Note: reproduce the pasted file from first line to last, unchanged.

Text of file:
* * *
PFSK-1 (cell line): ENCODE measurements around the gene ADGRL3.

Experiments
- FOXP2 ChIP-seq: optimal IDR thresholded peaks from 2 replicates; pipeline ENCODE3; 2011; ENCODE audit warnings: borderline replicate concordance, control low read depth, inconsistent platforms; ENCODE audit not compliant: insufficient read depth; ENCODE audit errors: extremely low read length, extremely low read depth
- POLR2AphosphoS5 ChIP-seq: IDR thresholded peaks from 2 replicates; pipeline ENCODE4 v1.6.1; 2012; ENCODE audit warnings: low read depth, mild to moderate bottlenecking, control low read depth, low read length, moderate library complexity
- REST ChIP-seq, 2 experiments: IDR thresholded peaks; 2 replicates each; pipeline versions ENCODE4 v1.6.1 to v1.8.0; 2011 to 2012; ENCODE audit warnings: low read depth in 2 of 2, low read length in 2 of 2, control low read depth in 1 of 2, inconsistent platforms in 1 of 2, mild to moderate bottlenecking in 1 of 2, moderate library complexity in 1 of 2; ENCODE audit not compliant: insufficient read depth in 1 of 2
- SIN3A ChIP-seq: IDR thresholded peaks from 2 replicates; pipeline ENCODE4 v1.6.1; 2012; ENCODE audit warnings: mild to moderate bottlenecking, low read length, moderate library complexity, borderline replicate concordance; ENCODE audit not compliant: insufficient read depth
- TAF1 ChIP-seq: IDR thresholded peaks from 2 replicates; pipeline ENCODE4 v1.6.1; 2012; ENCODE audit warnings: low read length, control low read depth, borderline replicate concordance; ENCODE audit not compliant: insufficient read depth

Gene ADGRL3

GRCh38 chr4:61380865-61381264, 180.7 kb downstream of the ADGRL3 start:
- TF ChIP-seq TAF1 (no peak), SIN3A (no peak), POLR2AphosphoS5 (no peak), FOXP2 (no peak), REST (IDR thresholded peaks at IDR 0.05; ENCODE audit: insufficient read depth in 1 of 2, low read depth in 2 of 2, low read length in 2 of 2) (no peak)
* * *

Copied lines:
PFSK-1 (cell line): ENCODE measurements around the gene ADGRL3.

Experiments
- FOXP2 ChIP-seq: optimal IDR thresholded peaks from 2 replicates; pipeline ENCODE3; 2011; ENCODE audit warnings: borderline replicate concordance, control low read depth, inconsistent platforms; ENCODE audit not compliant: insufficient read depth; ENCODE audit errors: extremely low read length, extremely low read depth
- POLR2AphosphoS5 ChIP-seq: IDR thresholded peaks from 2 replicates; pipeline ENCODE4 v1.6.1; 2012; ENCODE audit warnings: low read depth, mild to moderate bottlenecking, control low read depth, low read length, moderate library complexity
- REST ChIP-seq, 2 experiments: IDR thresholded peaks; 2 replicates each; pipeline versions ENCODE4 v1.6.1 to v1.8.0; 2011 to 2012; ENCODE audit warnings: low read depth in 2 of 2, low read length in 2 of 2, control low read depth in 1 of 2, inconsistent platforms in 1 of 2, mild to moderate bottlenecking in 1 of 2, moderate library complexity in 1 of 2; ENCODE audit not compliant: insufficient read depth in 1 of 2
- SIN3A ChIP-seq: IDR thresholded peaks from 2 replicates; pipeline ENCODE4 v1.6.1; 2012; ENCODE audit warnings: mild to moderate bottlenecking, low read length, moderate library complexity, borderline replicate concordance; ENCODE audit not compliant: insufficient read depth
- TAF1 ChIP-seq: IDR thresholded peaks from 2 replicates; pipeline ENCODE4 v1.6.1; 2012; ENCODE audit warnings: low read length, control low read depth, borderline replicate concordance; ENCODE audit not compliant: insufficient read depth

Gene ADGRL3

GRCh38 chr4:61380865-61381264, 180.7 kb downstream of the ADGRL3 start:
- TF ChIP-seq TAF1 (no peak), SIN3A (no peak), POLR2AphosphoS5 (no peak), FOXP2 (no peak), REST (IDR thresholded peaks at IDR 0.05; ENCODE audit: insufficient read depth in 1 of 2, low read depth in 2 of 2, low read length in 2 of 2) (no peak)